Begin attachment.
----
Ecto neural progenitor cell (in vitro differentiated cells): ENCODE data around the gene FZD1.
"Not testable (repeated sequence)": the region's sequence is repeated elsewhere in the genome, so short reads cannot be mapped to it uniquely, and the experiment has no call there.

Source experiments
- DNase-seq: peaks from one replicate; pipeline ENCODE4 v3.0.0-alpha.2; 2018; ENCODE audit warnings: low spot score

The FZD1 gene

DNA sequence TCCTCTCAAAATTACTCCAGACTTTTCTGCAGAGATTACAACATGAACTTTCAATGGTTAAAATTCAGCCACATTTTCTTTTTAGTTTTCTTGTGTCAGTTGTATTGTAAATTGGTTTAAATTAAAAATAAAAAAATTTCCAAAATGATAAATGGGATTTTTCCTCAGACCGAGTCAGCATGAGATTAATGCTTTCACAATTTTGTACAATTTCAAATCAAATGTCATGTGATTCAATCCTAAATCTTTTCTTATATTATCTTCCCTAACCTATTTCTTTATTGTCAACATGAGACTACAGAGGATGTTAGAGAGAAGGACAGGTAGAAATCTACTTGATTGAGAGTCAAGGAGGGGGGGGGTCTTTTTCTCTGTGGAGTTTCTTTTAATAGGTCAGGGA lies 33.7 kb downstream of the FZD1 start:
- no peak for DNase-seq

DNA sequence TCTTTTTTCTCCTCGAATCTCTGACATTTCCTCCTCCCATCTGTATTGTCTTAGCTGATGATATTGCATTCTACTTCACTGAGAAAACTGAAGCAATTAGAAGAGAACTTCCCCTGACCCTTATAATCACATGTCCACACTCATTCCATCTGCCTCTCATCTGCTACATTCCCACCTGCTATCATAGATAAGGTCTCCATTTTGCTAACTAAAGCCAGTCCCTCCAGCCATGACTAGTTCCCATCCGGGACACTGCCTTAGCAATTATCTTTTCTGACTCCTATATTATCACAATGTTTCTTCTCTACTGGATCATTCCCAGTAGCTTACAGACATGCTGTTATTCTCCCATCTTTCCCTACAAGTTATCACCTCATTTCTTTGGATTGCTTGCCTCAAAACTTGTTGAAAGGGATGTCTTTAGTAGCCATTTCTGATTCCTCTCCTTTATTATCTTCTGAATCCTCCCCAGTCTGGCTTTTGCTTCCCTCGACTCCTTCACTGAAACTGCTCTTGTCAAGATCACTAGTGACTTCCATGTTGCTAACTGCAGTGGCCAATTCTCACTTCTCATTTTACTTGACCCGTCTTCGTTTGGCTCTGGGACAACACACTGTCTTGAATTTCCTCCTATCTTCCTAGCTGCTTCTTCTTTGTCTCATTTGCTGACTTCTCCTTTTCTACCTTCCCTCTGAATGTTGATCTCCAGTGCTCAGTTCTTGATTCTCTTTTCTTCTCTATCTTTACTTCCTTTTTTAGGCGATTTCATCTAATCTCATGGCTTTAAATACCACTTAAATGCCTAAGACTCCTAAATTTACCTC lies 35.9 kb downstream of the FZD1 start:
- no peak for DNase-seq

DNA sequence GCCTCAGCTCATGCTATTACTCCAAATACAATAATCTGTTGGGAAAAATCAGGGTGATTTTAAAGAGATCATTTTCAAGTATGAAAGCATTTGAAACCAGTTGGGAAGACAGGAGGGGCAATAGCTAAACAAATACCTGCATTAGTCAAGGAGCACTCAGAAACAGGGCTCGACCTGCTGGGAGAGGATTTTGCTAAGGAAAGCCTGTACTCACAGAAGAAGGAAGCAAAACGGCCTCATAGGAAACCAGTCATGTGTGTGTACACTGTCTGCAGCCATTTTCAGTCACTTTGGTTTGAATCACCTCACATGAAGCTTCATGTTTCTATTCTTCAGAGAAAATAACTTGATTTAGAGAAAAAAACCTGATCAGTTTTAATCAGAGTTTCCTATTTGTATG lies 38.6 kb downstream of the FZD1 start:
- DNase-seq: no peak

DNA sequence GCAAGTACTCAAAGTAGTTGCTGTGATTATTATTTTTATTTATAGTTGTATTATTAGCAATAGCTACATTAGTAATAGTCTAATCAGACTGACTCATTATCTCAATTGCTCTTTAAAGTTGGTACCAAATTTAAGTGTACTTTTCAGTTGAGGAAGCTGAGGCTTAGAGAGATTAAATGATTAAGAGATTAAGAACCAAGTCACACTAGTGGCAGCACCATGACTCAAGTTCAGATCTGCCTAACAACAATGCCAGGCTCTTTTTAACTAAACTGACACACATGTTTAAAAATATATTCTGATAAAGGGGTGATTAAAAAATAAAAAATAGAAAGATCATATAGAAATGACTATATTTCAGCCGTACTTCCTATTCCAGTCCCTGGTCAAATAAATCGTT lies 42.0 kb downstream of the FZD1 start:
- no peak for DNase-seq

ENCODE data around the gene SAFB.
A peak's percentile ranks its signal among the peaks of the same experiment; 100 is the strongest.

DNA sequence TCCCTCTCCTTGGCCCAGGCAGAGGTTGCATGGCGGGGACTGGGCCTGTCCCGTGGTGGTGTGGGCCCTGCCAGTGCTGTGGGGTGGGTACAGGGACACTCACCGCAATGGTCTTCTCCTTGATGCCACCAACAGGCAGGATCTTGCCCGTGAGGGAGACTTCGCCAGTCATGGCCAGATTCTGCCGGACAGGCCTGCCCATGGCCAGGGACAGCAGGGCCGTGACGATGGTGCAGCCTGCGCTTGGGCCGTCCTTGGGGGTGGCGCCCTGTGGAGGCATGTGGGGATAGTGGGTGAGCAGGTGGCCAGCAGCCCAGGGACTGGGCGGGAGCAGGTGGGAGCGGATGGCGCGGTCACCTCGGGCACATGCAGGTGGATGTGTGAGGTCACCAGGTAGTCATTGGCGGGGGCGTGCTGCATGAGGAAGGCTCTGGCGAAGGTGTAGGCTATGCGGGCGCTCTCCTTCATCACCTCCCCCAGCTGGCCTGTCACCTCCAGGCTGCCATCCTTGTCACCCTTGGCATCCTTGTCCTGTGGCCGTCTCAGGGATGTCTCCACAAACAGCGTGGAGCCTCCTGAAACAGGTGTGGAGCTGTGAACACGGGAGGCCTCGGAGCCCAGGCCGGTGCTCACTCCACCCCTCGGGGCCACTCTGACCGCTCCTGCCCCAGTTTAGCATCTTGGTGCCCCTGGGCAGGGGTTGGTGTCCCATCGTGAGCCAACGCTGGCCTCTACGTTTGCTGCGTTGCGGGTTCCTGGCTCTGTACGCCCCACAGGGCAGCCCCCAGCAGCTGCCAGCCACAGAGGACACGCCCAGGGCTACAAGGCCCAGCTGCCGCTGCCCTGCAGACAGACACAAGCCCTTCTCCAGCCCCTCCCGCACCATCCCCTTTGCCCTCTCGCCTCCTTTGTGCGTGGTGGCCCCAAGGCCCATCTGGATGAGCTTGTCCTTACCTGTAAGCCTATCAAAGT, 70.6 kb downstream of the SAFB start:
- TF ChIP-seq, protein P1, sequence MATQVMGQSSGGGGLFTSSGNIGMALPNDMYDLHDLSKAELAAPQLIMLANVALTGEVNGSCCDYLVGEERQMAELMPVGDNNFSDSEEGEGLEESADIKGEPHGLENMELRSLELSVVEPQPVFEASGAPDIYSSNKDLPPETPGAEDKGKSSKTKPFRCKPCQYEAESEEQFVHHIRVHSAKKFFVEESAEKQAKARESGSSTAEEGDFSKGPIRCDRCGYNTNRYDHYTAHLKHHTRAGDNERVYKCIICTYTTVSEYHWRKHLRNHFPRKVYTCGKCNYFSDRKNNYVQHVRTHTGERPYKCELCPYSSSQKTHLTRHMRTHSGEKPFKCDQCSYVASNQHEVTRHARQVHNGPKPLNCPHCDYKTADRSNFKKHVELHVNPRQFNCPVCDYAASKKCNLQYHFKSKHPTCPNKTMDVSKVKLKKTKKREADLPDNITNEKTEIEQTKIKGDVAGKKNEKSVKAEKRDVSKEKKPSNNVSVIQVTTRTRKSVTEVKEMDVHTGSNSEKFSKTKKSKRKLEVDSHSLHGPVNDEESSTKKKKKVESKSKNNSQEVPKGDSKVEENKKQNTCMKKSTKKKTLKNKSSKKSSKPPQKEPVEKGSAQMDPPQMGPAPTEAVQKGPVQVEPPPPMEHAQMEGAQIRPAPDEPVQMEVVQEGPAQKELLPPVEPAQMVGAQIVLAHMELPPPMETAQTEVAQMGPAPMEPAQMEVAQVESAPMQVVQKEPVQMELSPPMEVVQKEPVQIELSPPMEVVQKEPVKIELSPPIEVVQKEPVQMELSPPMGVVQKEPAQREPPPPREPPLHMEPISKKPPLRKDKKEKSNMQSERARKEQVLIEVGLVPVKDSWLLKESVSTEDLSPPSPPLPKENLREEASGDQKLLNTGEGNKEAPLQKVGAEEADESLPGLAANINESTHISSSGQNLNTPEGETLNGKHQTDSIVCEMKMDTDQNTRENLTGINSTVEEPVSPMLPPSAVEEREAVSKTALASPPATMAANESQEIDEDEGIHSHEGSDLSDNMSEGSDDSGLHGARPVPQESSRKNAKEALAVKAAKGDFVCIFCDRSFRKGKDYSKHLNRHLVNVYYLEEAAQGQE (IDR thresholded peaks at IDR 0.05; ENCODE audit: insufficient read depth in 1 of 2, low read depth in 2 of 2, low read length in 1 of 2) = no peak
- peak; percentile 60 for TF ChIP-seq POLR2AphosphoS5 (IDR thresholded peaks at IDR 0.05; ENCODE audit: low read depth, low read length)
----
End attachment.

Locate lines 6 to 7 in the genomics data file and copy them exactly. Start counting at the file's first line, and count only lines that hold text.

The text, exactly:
DNA sequence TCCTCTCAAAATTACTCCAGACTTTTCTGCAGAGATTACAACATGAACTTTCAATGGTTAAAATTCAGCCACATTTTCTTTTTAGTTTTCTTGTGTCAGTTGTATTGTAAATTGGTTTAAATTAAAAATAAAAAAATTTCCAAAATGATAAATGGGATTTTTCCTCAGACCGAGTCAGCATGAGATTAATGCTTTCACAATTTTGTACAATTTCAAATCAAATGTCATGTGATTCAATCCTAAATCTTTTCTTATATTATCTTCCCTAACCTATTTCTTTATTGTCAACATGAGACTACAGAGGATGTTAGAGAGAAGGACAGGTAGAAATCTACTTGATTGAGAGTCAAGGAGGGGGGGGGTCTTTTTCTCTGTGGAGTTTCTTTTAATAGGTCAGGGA lies 33.7 kb downstream of the FZD1 start:
- no peak for DNase-seq